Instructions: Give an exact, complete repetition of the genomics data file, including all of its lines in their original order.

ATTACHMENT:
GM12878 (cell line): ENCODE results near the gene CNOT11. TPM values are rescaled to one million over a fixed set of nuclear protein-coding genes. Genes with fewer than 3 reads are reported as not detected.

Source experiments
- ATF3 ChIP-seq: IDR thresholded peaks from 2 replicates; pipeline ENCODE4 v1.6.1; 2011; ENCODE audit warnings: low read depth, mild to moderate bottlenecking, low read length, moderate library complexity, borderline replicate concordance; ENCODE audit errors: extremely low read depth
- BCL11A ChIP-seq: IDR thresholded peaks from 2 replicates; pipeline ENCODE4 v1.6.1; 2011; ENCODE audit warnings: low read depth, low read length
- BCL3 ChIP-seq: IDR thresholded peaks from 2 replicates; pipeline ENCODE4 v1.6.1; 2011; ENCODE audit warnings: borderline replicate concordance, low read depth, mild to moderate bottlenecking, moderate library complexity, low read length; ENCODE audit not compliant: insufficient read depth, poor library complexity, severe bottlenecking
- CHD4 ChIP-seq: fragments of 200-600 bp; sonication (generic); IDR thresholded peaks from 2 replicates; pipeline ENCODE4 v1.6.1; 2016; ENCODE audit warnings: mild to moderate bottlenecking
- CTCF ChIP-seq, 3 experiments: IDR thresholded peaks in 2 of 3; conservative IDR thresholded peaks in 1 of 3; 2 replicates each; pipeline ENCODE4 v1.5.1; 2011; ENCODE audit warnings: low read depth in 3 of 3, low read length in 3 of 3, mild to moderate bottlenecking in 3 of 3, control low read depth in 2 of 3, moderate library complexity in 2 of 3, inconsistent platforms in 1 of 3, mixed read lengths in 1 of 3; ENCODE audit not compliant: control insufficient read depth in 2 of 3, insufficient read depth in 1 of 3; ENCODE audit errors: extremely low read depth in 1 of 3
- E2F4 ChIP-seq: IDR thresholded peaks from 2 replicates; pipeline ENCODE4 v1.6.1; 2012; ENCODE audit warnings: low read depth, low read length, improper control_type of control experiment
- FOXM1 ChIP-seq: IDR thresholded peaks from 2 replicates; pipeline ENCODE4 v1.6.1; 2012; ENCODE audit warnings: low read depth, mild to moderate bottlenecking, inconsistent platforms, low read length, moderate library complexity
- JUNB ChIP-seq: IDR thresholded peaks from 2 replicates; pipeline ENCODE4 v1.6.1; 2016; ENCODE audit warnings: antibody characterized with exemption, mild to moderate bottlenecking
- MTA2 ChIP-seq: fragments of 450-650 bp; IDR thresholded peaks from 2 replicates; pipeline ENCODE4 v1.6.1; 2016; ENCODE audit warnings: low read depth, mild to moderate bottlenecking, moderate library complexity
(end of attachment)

GM12878 (cell line): ENCODE results near the gene CNOT11. TPM values are rescaled to one million over a fixed set of nuclear protein-coding genes. Genes with fewer than 3 reads are reported as not detected.

Source experiments
- ATF3 ChIP-seq: IDR thresholded peaks from 2 replicates; pipeline ENCODE4 v1.6.1; 2011; ENCODE audit warnings: low read depth, mild to moderate bottlenecking, low read length, moderate library complexity, borderline replicate concordance; ENCODE audit errors: extremely low read depth
- BCL11A ChIP-seq: IDR thresholded peaks from 2 replicates; pipeline ENCODE4 v1.6.1; 2011; ENCODE audit warnings: low read depth, low read length
- BCL3 ChIP-seq: IDR thresholded peaks from 2 replicates; pipeline ENCODE4 v1.6.1; 2011; ENCODE audit warnings: borderline replicate concordance, low read depth, mild to moderate bottlenecking, moderate library complexity, low read length; ENCODE audit not compliant: insufficient read depth, poor library complexity, severe bottlenecking
- CHD4 ChIP-seq: fragments of 200-600 bp; sonication (generic); IDR thresholded peaks from 2 replicates; pipeline ENCODE4 v1.6.1; 2016; ENCODE audit warnings: mild to moderate bottlenecking
- CTCF ChIP-seq, 3 experiments: IDR thresholded peaks in 2 of 3; conservative IDR thresholded peaks in 1 of 3; 2 replicates each; pipeline ENCODE4 v1.5.1; 2011; ENCODE audit warnings: low read depth in 3 of 3, low read length in 3 of 3, mild to moderate bottlenecking in 3 of 3, control low read depth in 2 of 3, moderate library complexity in 2 of 3, inconsistent platforms in 1 of 3, mixed read lengths in 1 of 3; ENCODE audit not compliant: control insufficient read depth in 2 of 3, insufficient read depth in 1 of 3; ENCODE audit errors: extremely low read depth in 1 of 3
- E2F4 ChIP-seq: IDR thresholded peaks from 2 replicates; pipeline ENCODE4 v1.6.1; 2012; ENCODE audit warnings: low read depth, low read length, improper control_type of control experiment
- FOXM1 ChIP-seq: IDR thresholded peaks from 2 replicates; pipeline ENCODE4 v1.6.1; 2012; ENCODE audit warnings: low read depth, mild to moderate bottlenecking, inconsistent platforms, low read length, moderate library complexity
- JUNB ChIP-seq: IDR thresholded peaks from 2 replicates; pipeline ENCODE4 v1.6.1; 2016; ENCODE audit warnings: antibody characterized with exemption, mild to moderate bottlenecking
- MTA2 ChIP-seq: fragments of 450-650 bp; IDR thresholded peaks from 2 replicates; pipeline ENCODE4 v1.6.1; 2016; ENCODE audit warnings: low read depth, mild to moderate bottlenecking, moderate library complexity